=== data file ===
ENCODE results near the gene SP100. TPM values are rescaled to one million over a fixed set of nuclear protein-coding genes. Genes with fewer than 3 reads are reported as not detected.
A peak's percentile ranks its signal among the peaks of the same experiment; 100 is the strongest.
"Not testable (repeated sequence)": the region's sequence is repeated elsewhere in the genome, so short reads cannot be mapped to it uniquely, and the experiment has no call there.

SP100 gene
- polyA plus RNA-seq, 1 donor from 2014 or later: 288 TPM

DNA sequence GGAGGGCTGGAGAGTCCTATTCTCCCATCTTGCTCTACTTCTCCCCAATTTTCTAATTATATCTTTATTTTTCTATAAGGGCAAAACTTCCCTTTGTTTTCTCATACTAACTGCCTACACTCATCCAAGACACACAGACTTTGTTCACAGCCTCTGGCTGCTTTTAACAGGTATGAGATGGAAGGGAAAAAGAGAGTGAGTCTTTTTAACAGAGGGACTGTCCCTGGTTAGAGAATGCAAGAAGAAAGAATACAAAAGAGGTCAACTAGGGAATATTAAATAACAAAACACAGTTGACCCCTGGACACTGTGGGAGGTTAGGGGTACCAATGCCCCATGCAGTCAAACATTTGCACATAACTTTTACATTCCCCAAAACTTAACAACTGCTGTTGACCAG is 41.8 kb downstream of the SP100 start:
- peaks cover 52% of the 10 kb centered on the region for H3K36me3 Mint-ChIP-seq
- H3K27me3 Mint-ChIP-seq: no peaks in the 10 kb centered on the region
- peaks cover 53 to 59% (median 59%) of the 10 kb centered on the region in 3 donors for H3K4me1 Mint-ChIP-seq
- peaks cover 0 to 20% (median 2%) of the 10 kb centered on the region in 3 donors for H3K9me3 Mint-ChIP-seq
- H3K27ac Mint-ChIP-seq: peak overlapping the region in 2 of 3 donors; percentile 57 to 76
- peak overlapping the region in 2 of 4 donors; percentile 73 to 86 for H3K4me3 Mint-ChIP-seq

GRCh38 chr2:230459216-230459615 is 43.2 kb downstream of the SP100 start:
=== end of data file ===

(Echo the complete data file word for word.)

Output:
ENCODE results near the gene SP100. TPM values are rescaled to one million over a fixed set of nuclear protein-coding genes. Genes with fewer than 3 reads are reported as not detected.
A peak's percentile ranks its signal among the peaks of the same experiment; 100 is the strongest.
"Not testable (repeated sequence)": the region's sequence is repeated elsewhere in the genome, so short reads cannot be mapped to it uniquely, and the experiment has no call there.

SP100 gene
- polyA plus RNA-seq, 1 donor from 2014 or later: 288 TPM

DNA sequence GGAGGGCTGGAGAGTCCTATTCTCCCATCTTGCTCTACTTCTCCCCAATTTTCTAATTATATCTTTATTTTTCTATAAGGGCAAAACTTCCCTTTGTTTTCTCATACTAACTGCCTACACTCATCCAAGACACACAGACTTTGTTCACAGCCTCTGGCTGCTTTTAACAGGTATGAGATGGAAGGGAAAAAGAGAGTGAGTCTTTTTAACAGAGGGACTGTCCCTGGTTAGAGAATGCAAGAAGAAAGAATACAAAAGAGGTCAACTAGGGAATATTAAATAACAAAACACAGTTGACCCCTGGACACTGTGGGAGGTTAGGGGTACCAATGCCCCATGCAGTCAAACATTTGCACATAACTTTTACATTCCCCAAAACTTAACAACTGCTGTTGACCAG is 41.8 kb downstream of the SP100 start:
- peaks cover 52% of the 10 kb centered on the region for H3K36me3 Mint-ChIP-seq
- H3K27me3 Mint-ChIP-seq: no peaks in the 10 kb centered on the region
- peaks cover 53 to 59% (median 59%) of the 10 kb centered on the region in 3 donors for H3K4me1 Mint-ChIP-seq
- peaks cover 0 to 20% (median 2%) of the 10 kb centered on the region in 3 donors for H3K9me3 Mint-ChIP-seq
- H3K27ac Mint-ChIP-seq: peak overlapping the region in 2 of 3 donors; percentile 57 to 76
- peak overlapping the region in 2 of 4 donors; percentile 73 to 86 for H3K4me3 Mint-ChIP-seq

GRCh38 chr2:230459216-230459615 is 43.2 kb downstream of the SP100 start: